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Bell’s time with fire board comes to an end

Bell’s time with fire board comes to an end Bell’s time with fire board comes to an end

After 27 years as treasurer/accountant with the Cornell Area Fire Department, Inc., Holcombe resident John Bell has put away his adding machine.

“I’m getting up pretty close to 90 years old, I figured it was time to quit,” said Bell.

Bell was around when the corporation began in 1993, after then mayor and now newly retired firefighter Dave Tonnancour got the ball rolling, to have towns appraised where everyone “owned” the fire department, instead of charging individual townships for calls.

“It’s been a long run for him,” said fire chief Denny Klass. “He did a good job.”

As part of his responsibilities, Bell received emails from Klass, as well as run reports, keeping track of firefighters’ hours, sending payroll and writing checks when needed.

“It was fairly simple,” said Bell. “Same as any business would do, you got money coming in, money coming out.”

One way or another, Bell says accounting has been part of his life. He earned a degree in accounting after he got out of the service in Korea, then began his career 64 years ago, in Fort Dodge, Iowa, where he bought an existing business. Once he came to this area, Bell worked at a store in Chippewa Falls, and did accounting on the side.

He then worked for the county, eventually retiring.

“Decided I didn’t like retirement,” said Bell.

Back he went to work, this time, part-time at Chilson’s in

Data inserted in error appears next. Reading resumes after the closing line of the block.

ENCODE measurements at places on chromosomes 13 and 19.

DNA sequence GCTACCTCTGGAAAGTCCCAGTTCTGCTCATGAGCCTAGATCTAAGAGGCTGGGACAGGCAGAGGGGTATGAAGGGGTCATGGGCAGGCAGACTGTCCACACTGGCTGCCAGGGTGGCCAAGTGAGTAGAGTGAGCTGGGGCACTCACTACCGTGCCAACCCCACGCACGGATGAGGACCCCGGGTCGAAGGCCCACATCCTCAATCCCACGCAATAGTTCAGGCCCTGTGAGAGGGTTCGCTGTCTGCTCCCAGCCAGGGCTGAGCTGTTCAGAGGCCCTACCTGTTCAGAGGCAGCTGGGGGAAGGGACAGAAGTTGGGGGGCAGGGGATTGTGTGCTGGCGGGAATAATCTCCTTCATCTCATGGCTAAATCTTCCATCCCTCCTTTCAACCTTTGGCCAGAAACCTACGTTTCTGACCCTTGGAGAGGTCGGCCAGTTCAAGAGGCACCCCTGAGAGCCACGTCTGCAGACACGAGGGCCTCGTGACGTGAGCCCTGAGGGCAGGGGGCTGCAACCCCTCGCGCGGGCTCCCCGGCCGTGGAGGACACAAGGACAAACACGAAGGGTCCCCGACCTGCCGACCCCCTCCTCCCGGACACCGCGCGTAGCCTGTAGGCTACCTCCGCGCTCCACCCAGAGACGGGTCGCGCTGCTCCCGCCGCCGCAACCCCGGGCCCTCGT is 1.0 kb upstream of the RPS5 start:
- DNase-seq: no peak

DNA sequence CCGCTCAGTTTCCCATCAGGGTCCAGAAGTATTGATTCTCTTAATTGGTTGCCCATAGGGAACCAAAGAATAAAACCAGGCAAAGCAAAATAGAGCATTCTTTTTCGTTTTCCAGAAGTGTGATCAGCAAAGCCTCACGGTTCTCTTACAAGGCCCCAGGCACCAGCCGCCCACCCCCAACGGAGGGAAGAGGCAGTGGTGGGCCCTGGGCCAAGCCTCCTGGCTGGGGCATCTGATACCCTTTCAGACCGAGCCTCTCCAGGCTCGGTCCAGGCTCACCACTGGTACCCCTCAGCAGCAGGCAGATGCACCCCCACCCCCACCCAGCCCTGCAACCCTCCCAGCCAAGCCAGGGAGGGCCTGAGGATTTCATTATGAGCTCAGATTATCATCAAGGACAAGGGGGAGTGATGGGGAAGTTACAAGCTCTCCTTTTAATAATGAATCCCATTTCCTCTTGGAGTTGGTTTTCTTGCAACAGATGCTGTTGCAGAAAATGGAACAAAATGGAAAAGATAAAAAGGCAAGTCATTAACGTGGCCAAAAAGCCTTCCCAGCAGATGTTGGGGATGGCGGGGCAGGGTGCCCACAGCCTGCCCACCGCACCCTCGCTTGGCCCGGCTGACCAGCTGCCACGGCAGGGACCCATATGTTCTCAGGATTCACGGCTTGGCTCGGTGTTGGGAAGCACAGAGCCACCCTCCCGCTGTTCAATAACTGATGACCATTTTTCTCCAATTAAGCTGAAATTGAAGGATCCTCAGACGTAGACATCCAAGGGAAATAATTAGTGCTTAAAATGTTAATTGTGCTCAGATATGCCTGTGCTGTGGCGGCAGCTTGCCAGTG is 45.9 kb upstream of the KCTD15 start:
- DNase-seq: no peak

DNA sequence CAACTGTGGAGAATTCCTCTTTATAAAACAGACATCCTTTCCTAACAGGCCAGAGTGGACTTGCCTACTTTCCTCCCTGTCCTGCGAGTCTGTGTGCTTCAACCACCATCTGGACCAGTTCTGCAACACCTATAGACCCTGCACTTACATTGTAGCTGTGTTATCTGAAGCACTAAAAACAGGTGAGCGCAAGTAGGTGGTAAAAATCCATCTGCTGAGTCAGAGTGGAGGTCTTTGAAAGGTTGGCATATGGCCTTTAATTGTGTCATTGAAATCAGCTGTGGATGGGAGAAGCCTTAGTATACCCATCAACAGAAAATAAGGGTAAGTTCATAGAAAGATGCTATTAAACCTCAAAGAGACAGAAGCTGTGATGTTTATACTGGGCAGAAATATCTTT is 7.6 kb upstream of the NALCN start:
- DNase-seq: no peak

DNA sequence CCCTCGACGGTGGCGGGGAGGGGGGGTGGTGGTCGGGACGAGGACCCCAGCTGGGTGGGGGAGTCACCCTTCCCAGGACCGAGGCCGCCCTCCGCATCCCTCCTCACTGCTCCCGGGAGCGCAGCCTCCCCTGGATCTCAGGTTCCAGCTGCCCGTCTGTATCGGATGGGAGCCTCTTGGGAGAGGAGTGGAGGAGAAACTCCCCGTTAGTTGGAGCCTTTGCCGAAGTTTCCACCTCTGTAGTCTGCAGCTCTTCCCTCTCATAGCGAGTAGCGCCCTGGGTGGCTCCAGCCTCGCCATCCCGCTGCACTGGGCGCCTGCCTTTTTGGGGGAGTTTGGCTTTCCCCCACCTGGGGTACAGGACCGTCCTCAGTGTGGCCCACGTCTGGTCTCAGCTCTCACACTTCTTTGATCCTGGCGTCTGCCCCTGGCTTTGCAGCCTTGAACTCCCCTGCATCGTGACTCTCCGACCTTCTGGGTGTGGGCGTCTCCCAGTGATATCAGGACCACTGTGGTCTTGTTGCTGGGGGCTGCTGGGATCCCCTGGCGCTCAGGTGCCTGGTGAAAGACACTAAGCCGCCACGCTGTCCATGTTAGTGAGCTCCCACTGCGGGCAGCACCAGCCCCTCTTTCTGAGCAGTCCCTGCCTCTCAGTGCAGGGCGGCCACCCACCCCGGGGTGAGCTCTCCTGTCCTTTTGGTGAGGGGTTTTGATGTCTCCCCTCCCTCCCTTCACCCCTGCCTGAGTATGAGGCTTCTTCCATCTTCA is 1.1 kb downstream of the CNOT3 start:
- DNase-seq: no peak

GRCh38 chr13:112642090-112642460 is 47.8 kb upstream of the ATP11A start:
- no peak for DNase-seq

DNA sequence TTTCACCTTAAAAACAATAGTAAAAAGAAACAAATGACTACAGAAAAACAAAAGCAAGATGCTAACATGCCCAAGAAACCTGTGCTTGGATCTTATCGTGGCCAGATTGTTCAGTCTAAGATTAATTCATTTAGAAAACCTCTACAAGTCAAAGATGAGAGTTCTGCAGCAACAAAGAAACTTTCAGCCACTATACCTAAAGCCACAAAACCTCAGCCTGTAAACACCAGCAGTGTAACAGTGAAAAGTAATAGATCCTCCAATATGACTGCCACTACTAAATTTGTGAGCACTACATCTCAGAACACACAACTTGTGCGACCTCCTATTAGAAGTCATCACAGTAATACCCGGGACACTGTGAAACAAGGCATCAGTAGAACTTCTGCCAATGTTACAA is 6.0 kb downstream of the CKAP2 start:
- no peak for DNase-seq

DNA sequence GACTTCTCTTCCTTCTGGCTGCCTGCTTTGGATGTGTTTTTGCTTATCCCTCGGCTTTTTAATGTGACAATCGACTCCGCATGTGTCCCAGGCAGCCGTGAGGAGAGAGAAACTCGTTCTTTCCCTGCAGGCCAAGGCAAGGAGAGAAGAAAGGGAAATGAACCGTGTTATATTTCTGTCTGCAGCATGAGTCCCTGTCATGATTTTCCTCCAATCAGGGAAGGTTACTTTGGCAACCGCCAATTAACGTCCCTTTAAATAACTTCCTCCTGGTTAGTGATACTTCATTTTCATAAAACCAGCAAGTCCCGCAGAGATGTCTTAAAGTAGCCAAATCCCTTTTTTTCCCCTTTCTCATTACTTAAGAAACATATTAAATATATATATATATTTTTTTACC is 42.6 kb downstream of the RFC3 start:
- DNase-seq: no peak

See BELL RETIRES/ Page 3 Cadott, delivering parts. After that, around 1998, Bell headed full-time back into accounting.

“I liked it, it’s been a good living,” said Bell.

Taking over for Bell as the fire department’s accountant – and thereby inheriting the six tubs of paperwork from Bell – is Harley Oemig Jr., with Hometown Tax & Accounting Services in Cornell.

“I think he’s going to do well,” said Bell, adding it was time to relax a little.

Bell can well afford to relax, as he was part of getting a new fire department building in 2008, where the corporation borrowed $275,000, with a little of their own to get things going.

“It’ll be paid for in nine years now,” said Bell.

The department, which serves nine municipalities, will now turn to someone else for their accounting needs, after seeing Bell’s familiar face at the monthly fire board meetings.

“It’s been a good, long 27 years,” said Bell. “I’ve enjoyed 90 percent of it, anyway.”